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Jobs Are for Suckers: How to Be the Boss of You

Don't do 20th century stuff to get a 21st century life.

by
Kathy Shaidle

Bio

April 16, 2013 - 7:00 am

At the risk of sounding pretentious, cynical, or both:

I don’t shock easily.

Zombie cannibal killers? What, again?

Another new “ism” added to the “hate speech” list? So last Tuesday.

So when I made my daily visit to the blog SmallDeadAnimals.com, I figured I was staring at a typo:

[I]t costs $84k a year to go to Columbia Journalism School…

“Surely that should read ‘$8,400 a year,’” I thought.

“Or maybe that $84,000 is the entire cost of a three-year degree.

“Ha! Pretty funny that there’s a typo in an article about journalism school…”

Except there wasn’t.

That’s the correct figure.

I thought back to my early twenties, when I was starting out as a writer.

Multiply $84,000 times three and you get just over a quarter of a million dollars.

Given the 17% interest rates of the 1980s, I could have stuck that amount in a 5-year term deposit and lived off the interest, by which time I’d have been well established in my career anyhow, thanks to diligent freelancing and whatnot.

What are kids these days thinking?

Look: if you absolutely positively need a degree — to do all those doctorin’ jobs and lawyerin’ jobs — I get it.

(Well, not the “lawyerin’ jobs” so much. We’ve had too many lawyers for a very long time.)

But as I’ve been saying long before the phrase “college bubble” was coined:

If you’re a budding entrepreneur, college is a waste of time and money, because unless you want a “straight” job, you don’t need a B.A.

And I question that “need.” It’s just lazy H.R. nonsense.

As it occurs to society at large that most bachelor’s degrees are useless, very slowly this asinine requirement will be phased out.

My parents probably never made a quarter of a million bucks across their entire lifetimes, but if your folks have that kind of cash stashed, talk them into giving it to you as business capital instead.

Not in a lump sum, because you might just party it away. (OK, maybe that woulda been just me…)

But think of some way to get it and then do something with it besides making some commie professor rich, just so you can become a wage slave — or, God help me, a professor yourself.

Oh, wait, you probably can’t get tenure unless you’re a convicted felon anyhow.

You probably already know the names Angela Davis and Ron Karenga, so allow me to introduce you to a new one.

Paul Rose was a Canadian professor (although I think he’d prefer the adjective “Quebecois”.) But he wasn’t always…

Rose was boss of the FLQ terrorist cell that kidnapped and strangled Quebec labour minister Pierre Laporte in 1970s’ October Crisis. He spent barely 10 years in jail for that despicable crime. (…)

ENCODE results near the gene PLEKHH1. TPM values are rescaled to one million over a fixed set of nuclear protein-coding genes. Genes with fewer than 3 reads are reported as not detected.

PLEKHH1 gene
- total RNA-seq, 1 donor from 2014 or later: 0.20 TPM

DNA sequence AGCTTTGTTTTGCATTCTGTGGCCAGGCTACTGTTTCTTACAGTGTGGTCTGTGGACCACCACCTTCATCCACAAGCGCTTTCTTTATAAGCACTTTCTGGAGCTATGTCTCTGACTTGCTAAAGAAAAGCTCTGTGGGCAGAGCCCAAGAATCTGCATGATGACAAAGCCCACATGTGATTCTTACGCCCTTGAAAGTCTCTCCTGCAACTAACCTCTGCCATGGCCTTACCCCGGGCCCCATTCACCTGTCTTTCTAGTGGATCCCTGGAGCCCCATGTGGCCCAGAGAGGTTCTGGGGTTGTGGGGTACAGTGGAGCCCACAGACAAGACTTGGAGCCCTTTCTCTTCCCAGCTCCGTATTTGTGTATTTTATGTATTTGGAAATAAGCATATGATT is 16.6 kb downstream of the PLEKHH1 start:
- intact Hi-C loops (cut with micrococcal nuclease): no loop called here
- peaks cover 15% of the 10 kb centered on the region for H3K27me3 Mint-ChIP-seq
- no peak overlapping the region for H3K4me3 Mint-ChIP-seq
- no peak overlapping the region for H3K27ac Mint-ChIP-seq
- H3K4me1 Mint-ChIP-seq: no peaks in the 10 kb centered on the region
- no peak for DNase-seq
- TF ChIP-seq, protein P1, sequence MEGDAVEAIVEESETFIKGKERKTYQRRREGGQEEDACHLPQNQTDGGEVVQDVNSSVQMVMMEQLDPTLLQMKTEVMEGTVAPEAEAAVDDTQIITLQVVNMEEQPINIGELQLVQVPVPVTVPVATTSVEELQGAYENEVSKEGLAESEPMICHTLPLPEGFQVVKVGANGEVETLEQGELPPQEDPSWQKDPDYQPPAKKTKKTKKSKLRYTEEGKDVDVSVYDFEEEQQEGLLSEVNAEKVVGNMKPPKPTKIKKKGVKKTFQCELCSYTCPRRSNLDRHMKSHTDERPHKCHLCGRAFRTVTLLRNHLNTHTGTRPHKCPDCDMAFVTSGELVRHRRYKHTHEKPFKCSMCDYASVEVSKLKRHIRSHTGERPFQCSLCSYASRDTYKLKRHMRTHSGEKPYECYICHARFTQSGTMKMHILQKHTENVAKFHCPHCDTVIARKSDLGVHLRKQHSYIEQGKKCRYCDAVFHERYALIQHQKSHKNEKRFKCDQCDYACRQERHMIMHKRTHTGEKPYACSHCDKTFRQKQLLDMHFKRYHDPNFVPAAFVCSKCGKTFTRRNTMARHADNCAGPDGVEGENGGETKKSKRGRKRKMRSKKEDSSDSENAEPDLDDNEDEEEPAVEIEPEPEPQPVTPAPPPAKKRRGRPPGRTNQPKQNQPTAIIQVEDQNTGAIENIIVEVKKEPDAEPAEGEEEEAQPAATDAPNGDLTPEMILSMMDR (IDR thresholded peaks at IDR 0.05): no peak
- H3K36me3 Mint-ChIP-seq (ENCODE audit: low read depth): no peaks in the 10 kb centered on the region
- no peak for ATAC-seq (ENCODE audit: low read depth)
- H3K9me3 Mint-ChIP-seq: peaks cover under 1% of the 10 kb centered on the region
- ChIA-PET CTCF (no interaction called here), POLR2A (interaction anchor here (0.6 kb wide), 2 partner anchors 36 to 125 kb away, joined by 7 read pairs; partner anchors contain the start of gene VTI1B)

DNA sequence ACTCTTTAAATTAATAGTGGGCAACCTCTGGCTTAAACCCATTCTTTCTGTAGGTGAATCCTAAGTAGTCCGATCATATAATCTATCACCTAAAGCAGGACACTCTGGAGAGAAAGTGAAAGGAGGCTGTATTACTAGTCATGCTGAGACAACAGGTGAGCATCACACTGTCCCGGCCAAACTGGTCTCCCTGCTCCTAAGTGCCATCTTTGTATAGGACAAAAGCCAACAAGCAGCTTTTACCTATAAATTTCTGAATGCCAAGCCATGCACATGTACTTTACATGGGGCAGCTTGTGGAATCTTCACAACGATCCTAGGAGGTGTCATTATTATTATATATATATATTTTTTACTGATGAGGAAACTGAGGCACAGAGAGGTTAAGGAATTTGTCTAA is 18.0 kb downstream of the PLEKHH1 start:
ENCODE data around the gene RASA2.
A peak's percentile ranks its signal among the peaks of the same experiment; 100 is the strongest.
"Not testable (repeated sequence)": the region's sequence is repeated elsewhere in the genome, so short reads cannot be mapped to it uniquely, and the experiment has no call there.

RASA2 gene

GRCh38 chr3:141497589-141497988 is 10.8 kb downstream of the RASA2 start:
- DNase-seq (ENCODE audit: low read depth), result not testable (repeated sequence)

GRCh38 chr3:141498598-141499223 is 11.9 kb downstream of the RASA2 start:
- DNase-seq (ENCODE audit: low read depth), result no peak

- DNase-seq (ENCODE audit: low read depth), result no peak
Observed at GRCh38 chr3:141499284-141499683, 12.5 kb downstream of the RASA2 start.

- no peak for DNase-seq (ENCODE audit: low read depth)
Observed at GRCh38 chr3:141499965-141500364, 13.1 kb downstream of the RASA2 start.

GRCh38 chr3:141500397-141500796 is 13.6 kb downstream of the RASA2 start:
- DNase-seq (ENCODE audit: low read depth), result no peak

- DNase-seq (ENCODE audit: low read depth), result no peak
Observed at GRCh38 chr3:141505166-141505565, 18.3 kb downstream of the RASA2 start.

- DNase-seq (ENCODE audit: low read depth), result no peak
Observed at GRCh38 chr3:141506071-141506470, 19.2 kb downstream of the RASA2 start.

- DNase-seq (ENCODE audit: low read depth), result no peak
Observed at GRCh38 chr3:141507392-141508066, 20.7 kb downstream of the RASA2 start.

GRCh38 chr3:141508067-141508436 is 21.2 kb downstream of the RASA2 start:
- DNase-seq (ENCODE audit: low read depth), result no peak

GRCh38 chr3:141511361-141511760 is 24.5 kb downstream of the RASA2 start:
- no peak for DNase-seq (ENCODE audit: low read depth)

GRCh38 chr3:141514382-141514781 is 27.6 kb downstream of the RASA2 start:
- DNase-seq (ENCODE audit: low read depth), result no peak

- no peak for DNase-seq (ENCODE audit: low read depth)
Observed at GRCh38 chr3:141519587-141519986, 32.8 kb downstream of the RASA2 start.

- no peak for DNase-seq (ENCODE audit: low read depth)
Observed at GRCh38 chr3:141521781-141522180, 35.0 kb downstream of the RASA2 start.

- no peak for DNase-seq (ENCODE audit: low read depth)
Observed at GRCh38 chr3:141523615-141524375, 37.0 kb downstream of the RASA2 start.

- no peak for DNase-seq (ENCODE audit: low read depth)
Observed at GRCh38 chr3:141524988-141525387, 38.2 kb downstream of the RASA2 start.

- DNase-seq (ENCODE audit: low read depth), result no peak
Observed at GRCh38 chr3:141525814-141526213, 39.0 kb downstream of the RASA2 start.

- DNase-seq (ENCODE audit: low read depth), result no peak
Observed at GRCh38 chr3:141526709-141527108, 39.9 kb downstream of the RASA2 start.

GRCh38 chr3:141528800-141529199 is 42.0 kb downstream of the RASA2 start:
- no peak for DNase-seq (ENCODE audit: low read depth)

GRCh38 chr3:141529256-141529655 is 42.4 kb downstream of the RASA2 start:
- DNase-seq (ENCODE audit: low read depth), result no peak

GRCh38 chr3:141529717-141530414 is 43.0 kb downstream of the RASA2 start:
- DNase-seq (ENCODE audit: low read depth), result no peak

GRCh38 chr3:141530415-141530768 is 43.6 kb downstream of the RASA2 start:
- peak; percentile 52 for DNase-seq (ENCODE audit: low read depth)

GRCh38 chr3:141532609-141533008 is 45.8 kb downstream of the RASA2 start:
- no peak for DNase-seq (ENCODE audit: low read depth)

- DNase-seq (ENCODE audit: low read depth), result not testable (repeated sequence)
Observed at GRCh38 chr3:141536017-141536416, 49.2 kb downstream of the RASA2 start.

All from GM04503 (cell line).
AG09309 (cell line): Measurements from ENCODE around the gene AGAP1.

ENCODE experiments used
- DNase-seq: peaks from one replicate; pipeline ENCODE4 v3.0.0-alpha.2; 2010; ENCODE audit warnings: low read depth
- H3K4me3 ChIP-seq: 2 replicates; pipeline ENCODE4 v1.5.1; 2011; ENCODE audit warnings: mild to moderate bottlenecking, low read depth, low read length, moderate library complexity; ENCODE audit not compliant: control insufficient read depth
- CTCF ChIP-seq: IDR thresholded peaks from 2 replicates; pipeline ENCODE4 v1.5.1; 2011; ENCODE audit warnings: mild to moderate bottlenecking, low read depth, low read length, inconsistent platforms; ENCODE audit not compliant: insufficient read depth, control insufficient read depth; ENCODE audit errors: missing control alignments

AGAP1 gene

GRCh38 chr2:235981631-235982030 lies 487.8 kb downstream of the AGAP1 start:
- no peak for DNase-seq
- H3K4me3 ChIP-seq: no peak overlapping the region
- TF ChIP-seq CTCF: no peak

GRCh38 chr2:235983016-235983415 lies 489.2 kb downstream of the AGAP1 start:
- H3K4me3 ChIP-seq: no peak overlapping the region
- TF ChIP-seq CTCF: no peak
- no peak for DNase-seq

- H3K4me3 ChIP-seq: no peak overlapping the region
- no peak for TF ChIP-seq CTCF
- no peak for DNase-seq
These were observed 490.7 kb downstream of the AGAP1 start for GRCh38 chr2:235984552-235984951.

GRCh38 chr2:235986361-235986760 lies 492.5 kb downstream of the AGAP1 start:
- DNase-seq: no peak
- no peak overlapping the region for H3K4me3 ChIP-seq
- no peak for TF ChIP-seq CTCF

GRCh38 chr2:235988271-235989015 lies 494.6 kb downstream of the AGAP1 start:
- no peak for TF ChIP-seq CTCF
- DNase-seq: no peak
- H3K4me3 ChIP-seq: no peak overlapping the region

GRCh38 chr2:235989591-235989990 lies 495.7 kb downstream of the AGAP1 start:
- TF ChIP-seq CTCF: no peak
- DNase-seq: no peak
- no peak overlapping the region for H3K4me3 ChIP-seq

The Chenier Cell never even confessed who actually garroted Laporte with his own crucifix chain.

Isn’t that delightful?

Why do you want to spend time with people like this, and the rest of academia who, by the thousands, hire and support them?

Do you want to sound like this when you grow up?

Read this story then try to convince me that the entire North American educational system is a charade.

Stay as far away from it as possible.

“But if I don’t get a degree, I can’t get a job,” you say.

That’s the idea.

No one can get a job anyhow.

What if the “high unemployment rate” is a good sign, an indication that more and more people are dropping out of the traditional job market and starting their own businesses and/or working off the books?

Why do 20th century stuff to try to make a 21st century living?

I will live to see the New York Times, about half the current Fortune 500 companies, and at least one of the big Ivy League colleges shut their doors permanently.

While we’re all waiting for that, here’s how to stay informed and motivated as I make my way through what I’ll call “the present future”:

All those people are a lot smarter and more successful than I am.

(KATHY SHAIDLE is a blogging pioneer who runs FiveFeetOfFury, now in its 15th year. She's been called "one of the great virtuoso polemicists of our time," by MARK STEYN. Her NEW book is Confessions of A Failed Slut (Thought Catalog, 2014).

Comments are closed.

Top Rated Comments   
I was married with two babies by the time I was 20. When both my kids were in school I started working in sales and that's what I've done for the last thirty years in various industries. I love sales because you can make as much as you want and if you're a top producer your boss treats you well and stays out of your way.

The most college I've had is a desultory semester or two of the JC variety. I realized long ago that avid curiosity and a voracious appetite for reading literature and history cost nothing and would serve me better than indoctrination by leftist professors. My lack of a degree has never prevented me from getting any job I've ever applied for.
1 year ago
1 year ago Link To Comment
All Comments   (16)
All Comments   (16)
Sort: Newest Oldest Top Rated
The primary purpose of high tuitions at prestige universities is to keep the "undesirables" out - that is, people who aren't from the power elite and who might harbor ideas the ruling elite dislike.

University is where the power elite credential their children, alongside a handful of cherry-picked, politically acceptable, ambitious outsiders (see: Barack Obama) for street cred and who could provide coattails for the rich kids to ride on. Degrees from these places are modern titles of nobility.